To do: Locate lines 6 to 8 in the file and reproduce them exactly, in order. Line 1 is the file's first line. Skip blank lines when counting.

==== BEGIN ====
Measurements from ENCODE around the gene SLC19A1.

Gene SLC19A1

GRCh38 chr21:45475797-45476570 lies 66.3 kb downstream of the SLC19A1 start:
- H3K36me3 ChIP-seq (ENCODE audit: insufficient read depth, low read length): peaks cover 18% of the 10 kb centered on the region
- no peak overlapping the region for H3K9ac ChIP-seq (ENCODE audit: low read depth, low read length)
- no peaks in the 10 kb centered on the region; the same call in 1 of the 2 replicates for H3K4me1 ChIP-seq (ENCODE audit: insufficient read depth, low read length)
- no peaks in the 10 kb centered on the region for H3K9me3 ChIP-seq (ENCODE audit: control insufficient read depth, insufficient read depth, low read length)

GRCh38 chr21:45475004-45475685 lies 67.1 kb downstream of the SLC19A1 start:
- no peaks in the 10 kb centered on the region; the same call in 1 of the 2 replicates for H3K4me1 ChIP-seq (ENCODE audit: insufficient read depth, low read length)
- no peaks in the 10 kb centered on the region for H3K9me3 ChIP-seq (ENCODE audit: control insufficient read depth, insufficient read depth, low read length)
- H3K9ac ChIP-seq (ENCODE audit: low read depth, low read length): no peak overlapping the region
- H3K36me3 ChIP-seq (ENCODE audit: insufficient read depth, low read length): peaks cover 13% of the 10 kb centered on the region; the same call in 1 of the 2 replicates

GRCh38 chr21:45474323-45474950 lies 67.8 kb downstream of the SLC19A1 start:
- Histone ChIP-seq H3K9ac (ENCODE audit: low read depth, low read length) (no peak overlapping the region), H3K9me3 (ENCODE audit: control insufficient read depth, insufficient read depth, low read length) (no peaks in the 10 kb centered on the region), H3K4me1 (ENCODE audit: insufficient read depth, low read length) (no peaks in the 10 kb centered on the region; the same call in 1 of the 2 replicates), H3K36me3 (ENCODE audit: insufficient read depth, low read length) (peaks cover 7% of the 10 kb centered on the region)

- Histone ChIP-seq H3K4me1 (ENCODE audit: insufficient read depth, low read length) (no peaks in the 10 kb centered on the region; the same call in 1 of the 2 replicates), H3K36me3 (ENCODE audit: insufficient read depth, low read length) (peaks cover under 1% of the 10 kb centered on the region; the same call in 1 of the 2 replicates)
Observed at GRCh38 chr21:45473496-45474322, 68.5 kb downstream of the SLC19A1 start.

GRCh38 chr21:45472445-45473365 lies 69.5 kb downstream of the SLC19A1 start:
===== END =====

- no peaks in the 10 kb centered on the region; the same call in 1 of the 2 replicates for H3K4me1 ChIP-seq (ENCODE audit: insufficient read depth, low read length)
- no peaks in the 10 kb centered on the region for H3K9me3 ChIP-seq (ENCODE audit: control insufficient read depth, insufficient read depth, low read length)

GRCh38 chr21:45475004-45475685 lies 67.1 kb downstream of the SLC19A1 start: